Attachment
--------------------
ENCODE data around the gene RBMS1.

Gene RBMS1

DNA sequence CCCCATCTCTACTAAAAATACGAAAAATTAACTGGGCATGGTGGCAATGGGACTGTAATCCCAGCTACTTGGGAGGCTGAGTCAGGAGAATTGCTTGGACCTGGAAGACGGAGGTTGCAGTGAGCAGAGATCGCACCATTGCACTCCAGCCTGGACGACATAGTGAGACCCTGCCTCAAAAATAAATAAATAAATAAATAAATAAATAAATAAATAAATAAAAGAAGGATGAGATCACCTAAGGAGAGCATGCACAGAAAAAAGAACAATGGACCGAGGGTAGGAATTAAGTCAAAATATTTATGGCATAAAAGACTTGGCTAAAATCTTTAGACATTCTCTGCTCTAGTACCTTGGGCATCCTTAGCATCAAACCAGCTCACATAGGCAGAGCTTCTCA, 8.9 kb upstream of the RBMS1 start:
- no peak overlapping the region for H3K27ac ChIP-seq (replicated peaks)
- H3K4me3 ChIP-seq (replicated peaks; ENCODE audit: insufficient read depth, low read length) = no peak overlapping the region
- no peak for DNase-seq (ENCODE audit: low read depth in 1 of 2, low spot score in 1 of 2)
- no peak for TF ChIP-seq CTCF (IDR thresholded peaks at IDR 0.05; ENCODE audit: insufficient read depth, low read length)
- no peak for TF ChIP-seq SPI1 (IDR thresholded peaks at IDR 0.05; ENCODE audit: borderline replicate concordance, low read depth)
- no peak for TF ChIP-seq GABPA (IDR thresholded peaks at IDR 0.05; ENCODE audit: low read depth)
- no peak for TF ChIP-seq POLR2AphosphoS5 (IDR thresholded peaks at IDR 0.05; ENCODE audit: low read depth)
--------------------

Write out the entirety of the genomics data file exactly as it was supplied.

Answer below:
ENCODE data around the gene RBMS1.

Gene RBMS1

DNA sequence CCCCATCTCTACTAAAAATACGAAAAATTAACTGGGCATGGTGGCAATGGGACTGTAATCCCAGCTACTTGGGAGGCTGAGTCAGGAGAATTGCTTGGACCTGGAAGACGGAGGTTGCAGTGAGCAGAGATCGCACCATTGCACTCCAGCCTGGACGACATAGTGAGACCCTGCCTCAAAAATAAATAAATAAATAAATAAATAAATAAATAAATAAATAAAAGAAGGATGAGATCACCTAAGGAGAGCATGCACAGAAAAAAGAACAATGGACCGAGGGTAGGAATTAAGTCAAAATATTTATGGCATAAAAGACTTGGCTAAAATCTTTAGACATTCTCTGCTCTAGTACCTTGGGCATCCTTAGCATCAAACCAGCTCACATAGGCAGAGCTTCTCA, 8.9 kb upstream of the RBMS1 start:
- no peak overlapping the region for H3K27ac ChIP-seq (replicated peaks)
- H3K4me3 ChIP-seq (replicated peaks; ENCODE audit: insufficient read depth, low read length) = no peak overlapping the region
- no peak for DNase-seq (ENCODE audit: low read depth in 1 of 2, low spot score in 1 of 2)
- no peak for TF ChIP-seq CTCF (IDR thresholded peaks at IDR 0.05; ENCODE audit: insufficient read depth, low read length)
- no peak for TF ChIP-seq SPI1 (IDR thresholded peaks at IDR 0.05; ENCODE audit: borderline replicate concordance, low read depth)
- no peak for TF ChIP-seq GABPA (IDR thresholded peaks at IDR 0.05; ENCODE audit: low read depth)
- no peak for TF ChIP-seq POLR2AphosphoS5 (IDR thresholded peaks at IDR 0.05; ENCODE audit: low read depth)